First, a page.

Karl O'Lynch von Town, or Carl O'Lynch of Town was an Austrian Post-Impressionist painter of Irish ancestry.
His family was one of the "Tribes of Galway" and were among the original sponsors of St. Nicholas' Collegiate Church. In the 1690s his ancestor, James O'Lynch, emigrated to the Austro-Hungarian Empire, following the defeat of the Jacobites. After serving under Leopold I in the Great Turkish War, James acquired the "von" through an adelsbrief [de] (letter of ennoblement). Karl's father was a mathematician, specializing in geometry.
From 1888 to 1890, he attended the drawing school in Graz, then studied at the Academy of Fine Arts, Vienna, with Siegmund L'Allemand. Later, he continued his studies at the Academy of Fine Arts, Munich, with Gabriel von Hackl and Nikolaus Gysis. In 1904, he had his first major showing at the fifth annual exhibition of the Artists' Association of Styria.
Although he exhibited frequently in Graz and Vienna, he established his studio in Munich, where he became involved in the circle of artists associated with Emil Jakob Schindler. He was a member of the Hagenbund from 1904 to 1906.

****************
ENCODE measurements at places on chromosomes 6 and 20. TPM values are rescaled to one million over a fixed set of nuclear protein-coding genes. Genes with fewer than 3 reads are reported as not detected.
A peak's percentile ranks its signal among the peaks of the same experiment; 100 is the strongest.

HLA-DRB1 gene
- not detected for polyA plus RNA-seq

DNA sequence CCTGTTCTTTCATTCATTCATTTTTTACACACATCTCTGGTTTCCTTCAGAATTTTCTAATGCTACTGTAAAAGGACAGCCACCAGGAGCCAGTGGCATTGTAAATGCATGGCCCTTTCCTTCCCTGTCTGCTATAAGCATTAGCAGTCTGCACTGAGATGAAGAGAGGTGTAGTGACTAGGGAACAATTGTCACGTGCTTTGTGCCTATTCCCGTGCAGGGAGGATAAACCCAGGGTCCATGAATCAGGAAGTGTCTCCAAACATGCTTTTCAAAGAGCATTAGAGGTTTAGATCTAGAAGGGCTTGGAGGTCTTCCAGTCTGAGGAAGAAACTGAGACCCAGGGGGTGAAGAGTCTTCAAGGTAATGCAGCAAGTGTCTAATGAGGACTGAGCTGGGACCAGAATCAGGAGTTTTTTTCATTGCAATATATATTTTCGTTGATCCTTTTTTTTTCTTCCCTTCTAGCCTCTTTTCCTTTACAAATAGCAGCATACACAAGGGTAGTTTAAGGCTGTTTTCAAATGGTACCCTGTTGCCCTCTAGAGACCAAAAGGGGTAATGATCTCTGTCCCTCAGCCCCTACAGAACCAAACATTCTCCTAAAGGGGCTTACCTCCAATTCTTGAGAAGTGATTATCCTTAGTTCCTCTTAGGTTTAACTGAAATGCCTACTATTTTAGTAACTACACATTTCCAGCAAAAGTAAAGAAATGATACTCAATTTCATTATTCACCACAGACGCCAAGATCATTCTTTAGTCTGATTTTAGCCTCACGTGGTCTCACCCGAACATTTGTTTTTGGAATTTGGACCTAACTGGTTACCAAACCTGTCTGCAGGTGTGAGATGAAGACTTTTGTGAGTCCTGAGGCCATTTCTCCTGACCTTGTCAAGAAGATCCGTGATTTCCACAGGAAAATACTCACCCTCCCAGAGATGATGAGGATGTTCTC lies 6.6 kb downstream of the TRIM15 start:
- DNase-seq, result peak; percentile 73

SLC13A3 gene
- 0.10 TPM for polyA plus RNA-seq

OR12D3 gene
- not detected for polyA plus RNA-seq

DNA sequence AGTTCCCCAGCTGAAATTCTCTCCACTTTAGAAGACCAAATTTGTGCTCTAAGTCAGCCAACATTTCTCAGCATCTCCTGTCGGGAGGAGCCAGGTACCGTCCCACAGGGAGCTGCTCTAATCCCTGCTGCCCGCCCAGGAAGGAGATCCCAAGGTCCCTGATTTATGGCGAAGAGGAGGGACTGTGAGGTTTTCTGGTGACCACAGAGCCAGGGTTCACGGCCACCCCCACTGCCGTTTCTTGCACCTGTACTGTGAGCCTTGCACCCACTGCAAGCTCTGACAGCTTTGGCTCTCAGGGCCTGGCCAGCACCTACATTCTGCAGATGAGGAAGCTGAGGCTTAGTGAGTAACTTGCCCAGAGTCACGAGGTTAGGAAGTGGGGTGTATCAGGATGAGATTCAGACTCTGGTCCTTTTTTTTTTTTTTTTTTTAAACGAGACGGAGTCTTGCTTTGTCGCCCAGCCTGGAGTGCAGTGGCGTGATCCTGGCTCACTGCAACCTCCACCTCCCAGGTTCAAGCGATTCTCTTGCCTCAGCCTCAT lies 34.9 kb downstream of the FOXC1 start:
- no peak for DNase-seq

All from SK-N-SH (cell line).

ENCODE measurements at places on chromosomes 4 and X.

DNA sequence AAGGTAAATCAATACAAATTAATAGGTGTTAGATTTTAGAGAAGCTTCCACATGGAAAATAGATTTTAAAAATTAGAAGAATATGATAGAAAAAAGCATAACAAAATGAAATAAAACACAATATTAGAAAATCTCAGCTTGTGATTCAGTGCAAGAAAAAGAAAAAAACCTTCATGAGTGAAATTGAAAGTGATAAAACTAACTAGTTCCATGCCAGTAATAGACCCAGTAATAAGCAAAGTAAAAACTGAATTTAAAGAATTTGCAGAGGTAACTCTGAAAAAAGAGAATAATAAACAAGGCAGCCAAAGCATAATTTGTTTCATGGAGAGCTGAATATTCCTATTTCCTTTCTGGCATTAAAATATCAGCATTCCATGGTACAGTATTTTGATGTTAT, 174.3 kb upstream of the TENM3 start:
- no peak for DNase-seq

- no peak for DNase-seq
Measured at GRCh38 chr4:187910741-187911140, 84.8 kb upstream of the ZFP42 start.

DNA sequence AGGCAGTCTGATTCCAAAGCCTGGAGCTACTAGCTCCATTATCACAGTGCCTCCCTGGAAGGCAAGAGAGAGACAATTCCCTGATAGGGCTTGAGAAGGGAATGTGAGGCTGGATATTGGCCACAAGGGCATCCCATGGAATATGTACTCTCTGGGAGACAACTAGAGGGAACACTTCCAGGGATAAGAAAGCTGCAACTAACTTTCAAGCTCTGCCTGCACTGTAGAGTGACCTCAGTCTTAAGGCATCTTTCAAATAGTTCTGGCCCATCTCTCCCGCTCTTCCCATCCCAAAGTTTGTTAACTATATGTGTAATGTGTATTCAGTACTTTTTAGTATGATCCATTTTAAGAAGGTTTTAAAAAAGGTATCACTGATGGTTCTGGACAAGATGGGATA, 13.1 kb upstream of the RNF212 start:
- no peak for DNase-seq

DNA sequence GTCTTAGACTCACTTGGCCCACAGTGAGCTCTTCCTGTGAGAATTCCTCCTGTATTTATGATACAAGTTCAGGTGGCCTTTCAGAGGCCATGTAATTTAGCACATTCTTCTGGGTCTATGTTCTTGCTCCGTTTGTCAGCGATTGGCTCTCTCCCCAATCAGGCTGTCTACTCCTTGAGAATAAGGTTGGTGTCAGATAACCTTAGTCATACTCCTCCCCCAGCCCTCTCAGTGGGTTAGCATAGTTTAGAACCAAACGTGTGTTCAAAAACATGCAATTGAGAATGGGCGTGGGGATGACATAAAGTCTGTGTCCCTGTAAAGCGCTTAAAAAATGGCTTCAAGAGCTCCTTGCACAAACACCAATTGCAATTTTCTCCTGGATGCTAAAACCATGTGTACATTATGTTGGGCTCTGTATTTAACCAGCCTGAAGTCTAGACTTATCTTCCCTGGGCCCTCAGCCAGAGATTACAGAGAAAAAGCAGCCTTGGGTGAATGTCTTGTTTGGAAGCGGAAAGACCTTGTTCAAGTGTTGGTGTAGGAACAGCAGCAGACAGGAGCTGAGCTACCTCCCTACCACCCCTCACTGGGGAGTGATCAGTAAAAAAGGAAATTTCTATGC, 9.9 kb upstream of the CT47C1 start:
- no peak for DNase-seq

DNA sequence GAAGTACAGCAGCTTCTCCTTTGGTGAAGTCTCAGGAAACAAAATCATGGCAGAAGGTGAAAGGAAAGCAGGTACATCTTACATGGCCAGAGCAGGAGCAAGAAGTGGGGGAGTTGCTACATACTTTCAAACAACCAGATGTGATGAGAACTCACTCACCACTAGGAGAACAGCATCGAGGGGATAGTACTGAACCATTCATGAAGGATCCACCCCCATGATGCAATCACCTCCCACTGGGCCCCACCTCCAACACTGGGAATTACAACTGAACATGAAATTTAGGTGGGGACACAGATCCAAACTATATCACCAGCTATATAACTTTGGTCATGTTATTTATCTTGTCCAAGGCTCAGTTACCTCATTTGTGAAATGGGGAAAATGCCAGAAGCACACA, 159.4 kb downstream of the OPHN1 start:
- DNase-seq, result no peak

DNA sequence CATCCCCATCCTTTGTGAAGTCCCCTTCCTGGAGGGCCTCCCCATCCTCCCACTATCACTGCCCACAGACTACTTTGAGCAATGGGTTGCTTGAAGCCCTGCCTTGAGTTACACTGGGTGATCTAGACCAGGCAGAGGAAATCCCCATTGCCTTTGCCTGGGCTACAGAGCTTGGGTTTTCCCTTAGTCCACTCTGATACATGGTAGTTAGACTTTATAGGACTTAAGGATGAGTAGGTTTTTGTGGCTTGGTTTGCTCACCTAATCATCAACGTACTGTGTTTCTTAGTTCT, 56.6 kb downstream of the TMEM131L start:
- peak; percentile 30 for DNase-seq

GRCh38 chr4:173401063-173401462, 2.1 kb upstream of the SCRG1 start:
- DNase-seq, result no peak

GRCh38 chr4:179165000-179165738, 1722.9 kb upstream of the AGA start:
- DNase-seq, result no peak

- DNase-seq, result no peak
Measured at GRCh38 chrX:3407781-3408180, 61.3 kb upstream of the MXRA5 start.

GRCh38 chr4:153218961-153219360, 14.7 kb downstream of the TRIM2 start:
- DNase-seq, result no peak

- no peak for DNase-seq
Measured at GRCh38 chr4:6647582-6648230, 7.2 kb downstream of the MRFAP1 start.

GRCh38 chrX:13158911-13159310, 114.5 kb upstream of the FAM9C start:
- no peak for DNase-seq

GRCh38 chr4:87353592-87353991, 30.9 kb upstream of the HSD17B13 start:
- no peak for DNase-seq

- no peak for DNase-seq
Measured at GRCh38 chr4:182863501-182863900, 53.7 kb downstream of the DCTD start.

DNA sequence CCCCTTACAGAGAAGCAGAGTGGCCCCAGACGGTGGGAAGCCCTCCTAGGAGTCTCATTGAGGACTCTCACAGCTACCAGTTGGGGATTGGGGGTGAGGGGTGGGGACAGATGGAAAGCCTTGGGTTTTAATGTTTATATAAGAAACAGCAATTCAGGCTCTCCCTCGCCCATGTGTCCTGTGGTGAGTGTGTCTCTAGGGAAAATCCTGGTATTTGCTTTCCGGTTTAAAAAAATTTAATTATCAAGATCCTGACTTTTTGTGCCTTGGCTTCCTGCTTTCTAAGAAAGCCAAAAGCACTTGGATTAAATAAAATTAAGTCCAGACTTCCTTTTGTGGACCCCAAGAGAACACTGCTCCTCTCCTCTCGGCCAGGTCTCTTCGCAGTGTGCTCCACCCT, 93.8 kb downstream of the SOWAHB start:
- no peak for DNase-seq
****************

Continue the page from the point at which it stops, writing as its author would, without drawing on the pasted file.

A frequent traveler, he visited Italy, the Netherlands, Belgium and England. Among his favorite subjects were coastal landscapes around the North Sea. However, after staying at the art colony in Dachau, he became fascinated with the mountains and spent much of his remaining career painting in Upper Bavaria, the Austrian Alps and the Dolomites.
His painting of Vernazza was bought by Adolf Hitler at the Große Deutsche Kunstausstellung [de] of 1938 for 1,500 Reichsmarks. He died during a visit to Italy and is interred in Graz. A major retrospective was held there in 1949.